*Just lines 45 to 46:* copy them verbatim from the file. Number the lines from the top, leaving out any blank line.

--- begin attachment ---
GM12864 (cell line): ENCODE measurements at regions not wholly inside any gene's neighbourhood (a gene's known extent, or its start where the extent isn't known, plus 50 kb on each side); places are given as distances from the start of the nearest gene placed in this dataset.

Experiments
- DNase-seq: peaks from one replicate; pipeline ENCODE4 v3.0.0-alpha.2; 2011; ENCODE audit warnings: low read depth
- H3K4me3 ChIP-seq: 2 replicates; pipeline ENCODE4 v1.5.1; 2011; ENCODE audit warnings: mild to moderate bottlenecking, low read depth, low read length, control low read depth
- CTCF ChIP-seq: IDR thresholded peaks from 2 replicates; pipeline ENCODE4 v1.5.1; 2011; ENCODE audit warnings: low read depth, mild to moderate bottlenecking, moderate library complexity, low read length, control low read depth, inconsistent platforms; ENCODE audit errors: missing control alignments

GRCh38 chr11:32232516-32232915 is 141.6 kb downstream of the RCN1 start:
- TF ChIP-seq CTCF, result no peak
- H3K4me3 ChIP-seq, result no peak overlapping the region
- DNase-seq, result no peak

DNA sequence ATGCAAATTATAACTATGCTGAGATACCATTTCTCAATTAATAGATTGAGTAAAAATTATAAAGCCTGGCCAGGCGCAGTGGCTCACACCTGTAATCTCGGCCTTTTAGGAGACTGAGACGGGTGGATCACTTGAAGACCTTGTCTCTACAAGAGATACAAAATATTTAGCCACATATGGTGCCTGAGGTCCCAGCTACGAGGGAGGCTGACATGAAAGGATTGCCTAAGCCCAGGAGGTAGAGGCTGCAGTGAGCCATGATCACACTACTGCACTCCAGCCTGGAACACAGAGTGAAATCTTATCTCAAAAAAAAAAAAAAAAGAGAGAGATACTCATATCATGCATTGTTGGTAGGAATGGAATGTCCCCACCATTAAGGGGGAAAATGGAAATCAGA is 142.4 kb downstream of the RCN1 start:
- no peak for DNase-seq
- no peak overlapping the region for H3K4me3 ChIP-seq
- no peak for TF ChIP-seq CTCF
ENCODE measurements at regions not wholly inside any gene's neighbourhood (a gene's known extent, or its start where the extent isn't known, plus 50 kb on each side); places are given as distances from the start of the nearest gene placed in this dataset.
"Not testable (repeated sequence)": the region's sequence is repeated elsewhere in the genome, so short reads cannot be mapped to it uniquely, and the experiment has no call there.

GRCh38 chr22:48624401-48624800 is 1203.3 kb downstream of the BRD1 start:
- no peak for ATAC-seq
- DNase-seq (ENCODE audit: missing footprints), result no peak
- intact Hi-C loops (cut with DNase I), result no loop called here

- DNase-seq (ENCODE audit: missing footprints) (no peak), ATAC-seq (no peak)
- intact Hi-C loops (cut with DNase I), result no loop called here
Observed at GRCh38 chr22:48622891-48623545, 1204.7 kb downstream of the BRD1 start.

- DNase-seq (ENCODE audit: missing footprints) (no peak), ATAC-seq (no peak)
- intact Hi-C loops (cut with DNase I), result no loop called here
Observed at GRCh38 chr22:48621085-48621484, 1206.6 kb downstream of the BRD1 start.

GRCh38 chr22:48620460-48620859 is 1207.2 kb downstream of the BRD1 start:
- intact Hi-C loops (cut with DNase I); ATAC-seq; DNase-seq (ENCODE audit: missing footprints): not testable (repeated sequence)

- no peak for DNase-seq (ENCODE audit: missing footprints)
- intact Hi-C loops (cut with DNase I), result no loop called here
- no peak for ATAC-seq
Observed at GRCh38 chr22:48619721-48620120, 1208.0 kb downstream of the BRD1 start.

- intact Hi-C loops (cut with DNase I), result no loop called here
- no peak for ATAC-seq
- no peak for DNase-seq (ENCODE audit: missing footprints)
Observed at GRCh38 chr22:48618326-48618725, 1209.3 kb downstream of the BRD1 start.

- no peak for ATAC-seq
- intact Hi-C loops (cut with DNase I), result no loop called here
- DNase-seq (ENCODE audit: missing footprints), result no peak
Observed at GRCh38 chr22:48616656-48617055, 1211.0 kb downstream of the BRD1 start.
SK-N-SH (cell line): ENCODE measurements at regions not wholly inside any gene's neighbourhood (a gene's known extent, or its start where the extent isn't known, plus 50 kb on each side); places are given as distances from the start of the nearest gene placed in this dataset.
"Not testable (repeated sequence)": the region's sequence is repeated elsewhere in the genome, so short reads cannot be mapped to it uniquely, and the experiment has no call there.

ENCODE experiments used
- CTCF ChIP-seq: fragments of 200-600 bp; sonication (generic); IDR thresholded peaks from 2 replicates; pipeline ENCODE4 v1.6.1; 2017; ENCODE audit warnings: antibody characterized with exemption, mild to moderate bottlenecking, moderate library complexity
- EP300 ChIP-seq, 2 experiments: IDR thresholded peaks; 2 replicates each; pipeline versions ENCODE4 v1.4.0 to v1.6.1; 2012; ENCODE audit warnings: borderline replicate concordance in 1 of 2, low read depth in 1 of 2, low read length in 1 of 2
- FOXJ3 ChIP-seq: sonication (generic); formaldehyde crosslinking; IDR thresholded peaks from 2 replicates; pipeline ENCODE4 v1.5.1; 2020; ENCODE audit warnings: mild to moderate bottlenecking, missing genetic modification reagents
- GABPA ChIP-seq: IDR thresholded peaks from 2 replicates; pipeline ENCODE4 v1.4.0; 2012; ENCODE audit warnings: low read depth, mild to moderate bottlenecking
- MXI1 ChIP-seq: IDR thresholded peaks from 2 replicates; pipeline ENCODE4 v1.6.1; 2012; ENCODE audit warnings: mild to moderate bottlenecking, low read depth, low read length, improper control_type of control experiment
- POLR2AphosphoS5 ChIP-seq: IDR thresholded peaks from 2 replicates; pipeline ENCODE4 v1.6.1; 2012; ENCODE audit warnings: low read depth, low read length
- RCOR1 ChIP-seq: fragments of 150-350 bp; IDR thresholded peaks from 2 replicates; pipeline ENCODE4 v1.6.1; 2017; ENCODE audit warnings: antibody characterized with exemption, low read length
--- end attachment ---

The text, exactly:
- FOXJ3 ChIP-seq: sonication (generic); formaldehyde crosslinking; IDR thresholded peaks from 2 replicates; pipeline ENCODE4 v1.5.1; 2020; ENCODE audit warnings: mild to moderate bottlenecking, missing genetic modification reagents
- GABPA ChIP-seq: IDR thresholded peaks from 2 replicates; pipeline ENCODE4 v1.4.0; 2012; ENCODE audit warnings: low read depth, mild to moderate bottlenecking